Monday provided more evidence that the consumer is helping to hold up US economic growth. Retail sales rose 1.1 percent in September, with electronics sales in particular rising 4.5 percent.
Bloomberg has an article saying that consumers' better financial health puts them in position to boost the economy.
Three-plus years into a recovery from the worst financial crisis since the Great Depression, Americans finally are getting their finances back into shape, Federal Reserve figures show. Household debt as a share of disposable income sank to 113 percent in the second quarter from a record high of 134 percent in 2007 before the recession hit. Debt payments on that basis are the smallest in almost 18 years, while the delinquency rate for credit cards is the lowest since the end of 2008.
“The household deleveraging process is largely over,” said Mark Zandi, chief economist at Moody’s Analytics Inc. in West Chester, Pennsylvania. “Credit use should soon go from being a significant headwind to the economy to a tailwind.”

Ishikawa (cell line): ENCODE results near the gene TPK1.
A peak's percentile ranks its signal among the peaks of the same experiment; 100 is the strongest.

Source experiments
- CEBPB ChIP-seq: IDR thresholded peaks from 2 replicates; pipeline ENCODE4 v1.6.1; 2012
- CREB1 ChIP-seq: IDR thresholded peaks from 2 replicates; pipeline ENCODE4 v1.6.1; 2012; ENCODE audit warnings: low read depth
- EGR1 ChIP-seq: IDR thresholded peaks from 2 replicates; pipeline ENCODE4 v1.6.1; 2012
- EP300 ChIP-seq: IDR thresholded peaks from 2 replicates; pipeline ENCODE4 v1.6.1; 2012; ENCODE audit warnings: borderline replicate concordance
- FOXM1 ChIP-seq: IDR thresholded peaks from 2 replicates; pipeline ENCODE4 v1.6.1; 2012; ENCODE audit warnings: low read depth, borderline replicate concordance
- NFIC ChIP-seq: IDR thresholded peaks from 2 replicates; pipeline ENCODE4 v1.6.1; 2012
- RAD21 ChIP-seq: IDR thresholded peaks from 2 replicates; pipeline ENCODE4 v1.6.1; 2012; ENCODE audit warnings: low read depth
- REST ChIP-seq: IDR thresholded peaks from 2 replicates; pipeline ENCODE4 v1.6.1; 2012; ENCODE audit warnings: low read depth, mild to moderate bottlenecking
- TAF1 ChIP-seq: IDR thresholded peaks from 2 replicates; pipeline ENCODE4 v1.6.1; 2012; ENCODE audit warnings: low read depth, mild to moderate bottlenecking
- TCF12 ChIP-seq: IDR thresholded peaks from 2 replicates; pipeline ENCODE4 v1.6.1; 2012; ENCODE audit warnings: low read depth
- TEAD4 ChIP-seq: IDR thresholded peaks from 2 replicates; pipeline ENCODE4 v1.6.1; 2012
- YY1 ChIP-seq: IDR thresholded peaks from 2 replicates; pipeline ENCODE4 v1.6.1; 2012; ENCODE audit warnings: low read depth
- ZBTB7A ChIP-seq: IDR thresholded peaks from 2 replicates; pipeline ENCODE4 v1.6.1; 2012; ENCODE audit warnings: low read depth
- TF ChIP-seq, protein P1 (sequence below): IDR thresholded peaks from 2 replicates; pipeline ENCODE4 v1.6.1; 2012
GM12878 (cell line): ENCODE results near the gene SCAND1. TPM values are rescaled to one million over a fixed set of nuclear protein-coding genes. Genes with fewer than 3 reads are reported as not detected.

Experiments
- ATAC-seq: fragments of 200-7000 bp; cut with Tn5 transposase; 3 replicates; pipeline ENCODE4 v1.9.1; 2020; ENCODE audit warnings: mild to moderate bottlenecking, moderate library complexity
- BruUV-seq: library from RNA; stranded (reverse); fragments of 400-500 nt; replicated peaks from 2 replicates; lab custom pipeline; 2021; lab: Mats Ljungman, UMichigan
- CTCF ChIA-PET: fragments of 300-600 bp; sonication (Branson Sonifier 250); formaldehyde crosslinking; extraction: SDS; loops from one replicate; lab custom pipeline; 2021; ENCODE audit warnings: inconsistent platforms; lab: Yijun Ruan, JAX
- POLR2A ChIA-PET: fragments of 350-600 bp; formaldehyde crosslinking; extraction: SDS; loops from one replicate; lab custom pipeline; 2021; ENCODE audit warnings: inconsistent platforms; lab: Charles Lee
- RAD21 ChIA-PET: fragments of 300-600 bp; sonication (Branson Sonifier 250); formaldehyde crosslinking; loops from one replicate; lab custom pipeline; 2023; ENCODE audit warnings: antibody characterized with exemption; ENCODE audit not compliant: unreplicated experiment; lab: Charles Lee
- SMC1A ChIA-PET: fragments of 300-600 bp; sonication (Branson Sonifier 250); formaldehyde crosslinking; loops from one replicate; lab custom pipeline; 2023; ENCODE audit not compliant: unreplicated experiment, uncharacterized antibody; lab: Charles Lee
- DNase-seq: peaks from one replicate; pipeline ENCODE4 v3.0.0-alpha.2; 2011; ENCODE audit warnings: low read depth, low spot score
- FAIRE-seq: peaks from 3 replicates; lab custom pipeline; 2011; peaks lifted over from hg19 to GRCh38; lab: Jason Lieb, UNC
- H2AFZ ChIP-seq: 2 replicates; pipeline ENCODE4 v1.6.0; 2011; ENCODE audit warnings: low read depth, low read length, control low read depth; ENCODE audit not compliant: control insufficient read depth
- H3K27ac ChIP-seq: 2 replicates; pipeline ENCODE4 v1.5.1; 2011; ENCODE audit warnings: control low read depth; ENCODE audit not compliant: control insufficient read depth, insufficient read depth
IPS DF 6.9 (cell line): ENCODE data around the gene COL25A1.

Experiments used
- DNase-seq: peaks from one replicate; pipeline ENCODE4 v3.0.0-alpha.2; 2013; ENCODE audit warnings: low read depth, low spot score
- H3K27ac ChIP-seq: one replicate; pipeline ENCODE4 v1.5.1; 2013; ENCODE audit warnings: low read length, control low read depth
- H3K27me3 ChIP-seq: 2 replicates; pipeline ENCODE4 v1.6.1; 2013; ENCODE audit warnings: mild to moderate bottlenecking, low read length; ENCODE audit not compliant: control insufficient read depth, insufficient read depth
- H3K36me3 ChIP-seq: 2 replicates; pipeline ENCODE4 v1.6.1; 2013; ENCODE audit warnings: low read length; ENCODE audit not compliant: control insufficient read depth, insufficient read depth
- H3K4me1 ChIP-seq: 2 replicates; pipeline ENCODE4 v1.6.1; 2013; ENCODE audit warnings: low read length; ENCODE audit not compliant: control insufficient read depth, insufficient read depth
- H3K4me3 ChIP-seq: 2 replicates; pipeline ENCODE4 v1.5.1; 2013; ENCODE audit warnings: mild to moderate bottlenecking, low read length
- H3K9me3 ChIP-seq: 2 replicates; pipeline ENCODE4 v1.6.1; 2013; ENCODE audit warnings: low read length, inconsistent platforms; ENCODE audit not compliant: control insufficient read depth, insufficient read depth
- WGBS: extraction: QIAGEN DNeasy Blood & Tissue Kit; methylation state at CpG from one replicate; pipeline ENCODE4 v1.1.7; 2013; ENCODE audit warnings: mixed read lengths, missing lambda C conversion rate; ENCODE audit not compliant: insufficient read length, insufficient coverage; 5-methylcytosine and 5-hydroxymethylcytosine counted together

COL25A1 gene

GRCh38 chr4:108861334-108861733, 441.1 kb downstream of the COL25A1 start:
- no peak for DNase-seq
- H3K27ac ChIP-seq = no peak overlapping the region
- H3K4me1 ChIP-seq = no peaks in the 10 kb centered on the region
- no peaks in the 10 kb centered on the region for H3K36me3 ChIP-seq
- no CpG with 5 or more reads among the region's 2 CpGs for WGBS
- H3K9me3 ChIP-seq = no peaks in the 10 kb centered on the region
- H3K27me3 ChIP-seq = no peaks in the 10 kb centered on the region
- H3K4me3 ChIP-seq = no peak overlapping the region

However, longer term, it is less clear that the deleveraging process is over.
Some economists, including Harvard University professor Kenneth Rogoff and former Fed official Nathan Sheets, say the deleveraging process still has years to run. While debt as a share of income has fallen from its peak, the second quarter’s 113 percent was above the 94 percent average since 1980.
Meanwhile, there was also good news from Europe on Monday, where Greek government bonds rose, pushing the 10-year yield 47 basis points down to 17.58 percent.
However, Japan on Monday published data showing that industrial production fell 1.6 percent in August, worse than the initially-reported 1.3 percent decline.